IMS HEALTH, a global healthcare information company, reported on August 1, 2002, an 11% growth in drug sales through retail pharmacies in 13 key markets in the 12-month period from June 2001 through May 2002, adding up to a whooping US$263 billion. IMS HEALTH is the world's leading provider of information to the pharmaceutical and healthcare industries. They use leading-edge technologies to transform billions of pharmaceutical records collected from thousands of sources worldwide into statistical data that can be used by drug companies to track sales.
Some interesting statistics showed that the US leads the way in drug usage growth. According to IMS Health, North America posted a 16% sales growth to $146 billion in sales in the 12 months prior to May 2002. The USA showed the highest growth at constant exchange and is the country with the highest dollar growth in their survey, for the fourth consecutive month. Comparatively sales in the top five European markets dropped 1% point, as did the sales in Japan.
By categories the largest increase was seen in drugs used for the central nervous system. According to IMS Health the biggest increase worldwide, for the 8th consecutive month, was the CNS group of products, with a sales growth of 16% to $45.3 billion. Antidepressant drugs experienced an 18 percent sales growth in 2000, to $13.4 billion which accounted for 4.2 percent of all global pharmaceutical sales. North America was the dominant user of these drugs, accounting for 74.6 percent of sales with a 19 percent growth rate. Interestingly enough, in Europe, sales fell by 1 percent, while the Africa/Asia/Australia region and Latin America, accounted for only 4.5 percent and 2.4 percent sales growth, respectively. Prozac was the leading product in the class with a market share of 21.5 percent.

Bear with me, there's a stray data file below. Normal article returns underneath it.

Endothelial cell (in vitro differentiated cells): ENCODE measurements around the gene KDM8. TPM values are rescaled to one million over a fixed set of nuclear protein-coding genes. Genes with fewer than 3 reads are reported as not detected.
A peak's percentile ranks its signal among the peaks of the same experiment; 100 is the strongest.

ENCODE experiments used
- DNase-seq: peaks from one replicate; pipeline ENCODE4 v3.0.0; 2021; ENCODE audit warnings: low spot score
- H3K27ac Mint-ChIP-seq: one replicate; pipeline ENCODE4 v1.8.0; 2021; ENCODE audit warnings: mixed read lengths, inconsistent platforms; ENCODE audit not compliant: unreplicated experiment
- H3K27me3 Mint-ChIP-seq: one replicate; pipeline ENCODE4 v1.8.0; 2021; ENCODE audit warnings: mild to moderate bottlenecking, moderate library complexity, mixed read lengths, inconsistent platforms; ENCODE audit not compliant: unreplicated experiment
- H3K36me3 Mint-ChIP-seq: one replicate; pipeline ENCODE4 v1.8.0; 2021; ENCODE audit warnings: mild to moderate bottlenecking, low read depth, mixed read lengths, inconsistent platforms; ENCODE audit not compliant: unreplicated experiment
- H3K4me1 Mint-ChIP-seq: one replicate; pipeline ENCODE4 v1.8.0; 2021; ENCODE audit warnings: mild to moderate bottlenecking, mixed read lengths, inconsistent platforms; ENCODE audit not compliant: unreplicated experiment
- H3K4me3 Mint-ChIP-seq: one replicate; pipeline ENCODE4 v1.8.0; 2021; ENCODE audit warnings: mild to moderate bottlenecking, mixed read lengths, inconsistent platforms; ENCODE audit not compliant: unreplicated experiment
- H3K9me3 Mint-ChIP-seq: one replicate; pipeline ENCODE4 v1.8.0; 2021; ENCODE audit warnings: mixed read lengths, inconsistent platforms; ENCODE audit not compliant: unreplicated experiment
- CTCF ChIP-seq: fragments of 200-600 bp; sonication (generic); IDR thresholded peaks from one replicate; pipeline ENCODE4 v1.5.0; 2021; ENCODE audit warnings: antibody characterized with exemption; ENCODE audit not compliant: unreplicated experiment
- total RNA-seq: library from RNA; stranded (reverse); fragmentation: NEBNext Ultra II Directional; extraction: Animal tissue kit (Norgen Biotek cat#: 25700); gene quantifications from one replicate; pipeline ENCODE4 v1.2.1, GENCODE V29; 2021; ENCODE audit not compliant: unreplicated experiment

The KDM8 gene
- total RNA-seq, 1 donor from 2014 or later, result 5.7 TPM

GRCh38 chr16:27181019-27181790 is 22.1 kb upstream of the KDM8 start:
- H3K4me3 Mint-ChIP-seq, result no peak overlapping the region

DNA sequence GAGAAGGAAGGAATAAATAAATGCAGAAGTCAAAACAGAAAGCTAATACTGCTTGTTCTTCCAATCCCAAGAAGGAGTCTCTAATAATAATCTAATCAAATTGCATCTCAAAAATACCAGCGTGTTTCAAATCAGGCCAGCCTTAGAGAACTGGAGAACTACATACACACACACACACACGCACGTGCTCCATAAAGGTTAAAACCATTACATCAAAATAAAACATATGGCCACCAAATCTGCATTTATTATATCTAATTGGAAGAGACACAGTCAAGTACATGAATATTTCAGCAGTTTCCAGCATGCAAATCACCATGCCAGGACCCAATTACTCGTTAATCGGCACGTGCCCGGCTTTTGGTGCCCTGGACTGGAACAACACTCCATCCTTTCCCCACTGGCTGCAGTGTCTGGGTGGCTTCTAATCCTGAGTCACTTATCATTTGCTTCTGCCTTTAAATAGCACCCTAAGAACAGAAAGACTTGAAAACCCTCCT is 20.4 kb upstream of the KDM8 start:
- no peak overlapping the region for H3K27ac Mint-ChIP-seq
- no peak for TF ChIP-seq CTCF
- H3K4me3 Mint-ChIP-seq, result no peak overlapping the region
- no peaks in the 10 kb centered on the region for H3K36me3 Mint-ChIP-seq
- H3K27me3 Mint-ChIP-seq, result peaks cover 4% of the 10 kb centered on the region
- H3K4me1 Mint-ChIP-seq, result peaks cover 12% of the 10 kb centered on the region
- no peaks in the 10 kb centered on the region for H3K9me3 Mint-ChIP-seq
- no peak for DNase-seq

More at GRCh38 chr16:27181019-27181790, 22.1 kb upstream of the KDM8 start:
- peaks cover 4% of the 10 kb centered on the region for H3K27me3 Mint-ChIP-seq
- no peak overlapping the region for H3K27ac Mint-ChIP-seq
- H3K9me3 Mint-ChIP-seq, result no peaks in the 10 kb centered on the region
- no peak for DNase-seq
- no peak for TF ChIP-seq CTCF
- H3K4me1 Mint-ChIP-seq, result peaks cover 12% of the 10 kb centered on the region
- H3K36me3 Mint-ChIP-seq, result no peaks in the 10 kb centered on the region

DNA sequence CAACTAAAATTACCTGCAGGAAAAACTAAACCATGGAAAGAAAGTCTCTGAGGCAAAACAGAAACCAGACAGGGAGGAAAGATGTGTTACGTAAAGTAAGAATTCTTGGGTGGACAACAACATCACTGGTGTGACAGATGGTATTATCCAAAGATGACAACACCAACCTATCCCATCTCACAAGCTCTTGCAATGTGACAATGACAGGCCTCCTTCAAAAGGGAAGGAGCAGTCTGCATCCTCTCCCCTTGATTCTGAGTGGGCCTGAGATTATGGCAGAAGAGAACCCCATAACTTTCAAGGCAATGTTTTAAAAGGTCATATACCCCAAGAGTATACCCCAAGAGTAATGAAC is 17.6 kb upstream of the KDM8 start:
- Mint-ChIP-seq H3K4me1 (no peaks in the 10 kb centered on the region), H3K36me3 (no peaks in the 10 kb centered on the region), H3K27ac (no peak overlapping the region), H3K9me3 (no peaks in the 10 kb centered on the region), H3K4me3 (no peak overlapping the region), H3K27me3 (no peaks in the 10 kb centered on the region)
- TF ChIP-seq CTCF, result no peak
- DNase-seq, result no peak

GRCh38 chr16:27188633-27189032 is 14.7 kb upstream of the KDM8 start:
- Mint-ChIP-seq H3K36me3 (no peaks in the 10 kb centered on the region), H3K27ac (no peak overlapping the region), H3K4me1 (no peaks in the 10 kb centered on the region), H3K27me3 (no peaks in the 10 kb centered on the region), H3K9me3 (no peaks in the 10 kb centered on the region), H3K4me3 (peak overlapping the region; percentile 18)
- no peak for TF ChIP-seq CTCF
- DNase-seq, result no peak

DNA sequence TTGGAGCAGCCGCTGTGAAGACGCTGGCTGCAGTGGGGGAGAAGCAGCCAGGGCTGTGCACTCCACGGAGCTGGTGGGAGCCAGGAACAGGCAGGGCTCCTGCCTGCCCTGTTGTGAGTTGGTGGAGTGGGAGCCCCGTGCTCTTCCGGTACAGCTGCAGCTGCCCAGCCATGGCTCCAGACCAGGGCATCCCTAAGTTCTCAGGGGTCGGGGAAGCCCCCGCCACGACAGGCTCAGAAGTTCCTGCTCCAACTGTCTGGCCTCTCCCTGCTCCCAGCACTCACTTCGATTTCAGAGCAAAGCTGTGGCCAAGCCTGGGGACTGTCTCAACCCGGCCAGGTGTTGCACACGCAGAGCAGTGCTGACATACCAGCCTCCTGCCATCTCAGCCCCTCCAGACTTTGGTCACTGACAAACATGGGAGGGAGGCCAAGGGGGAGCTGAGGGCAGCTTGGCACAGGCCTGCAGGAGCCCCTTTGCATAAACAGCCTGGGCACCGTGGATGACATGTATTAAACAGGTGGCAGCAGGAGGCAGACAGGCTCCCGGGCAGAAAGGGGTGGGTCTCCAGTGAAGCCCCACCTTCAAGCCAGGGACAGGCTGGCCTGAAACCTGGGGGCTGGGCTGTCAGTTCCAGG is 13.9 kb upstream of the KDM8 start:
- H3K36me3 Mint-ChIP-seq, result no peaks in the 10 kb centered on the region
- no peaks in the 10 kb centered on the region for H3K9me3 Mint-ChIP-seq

With such disparities among drug sales globally, the question begs to be asked if Americans suffer from a larger variety of health issues, is there a problem with over-medication? With 74.6% of all antidepressant drugs being sold in North America, one must ask if there are truly health related issues that account for the difference, or are the numbers due to a "Quick fix" drug culture. Chiropractic has been the one profession in the health care arena that has consistently touted a drug free approach as an alternative to medication.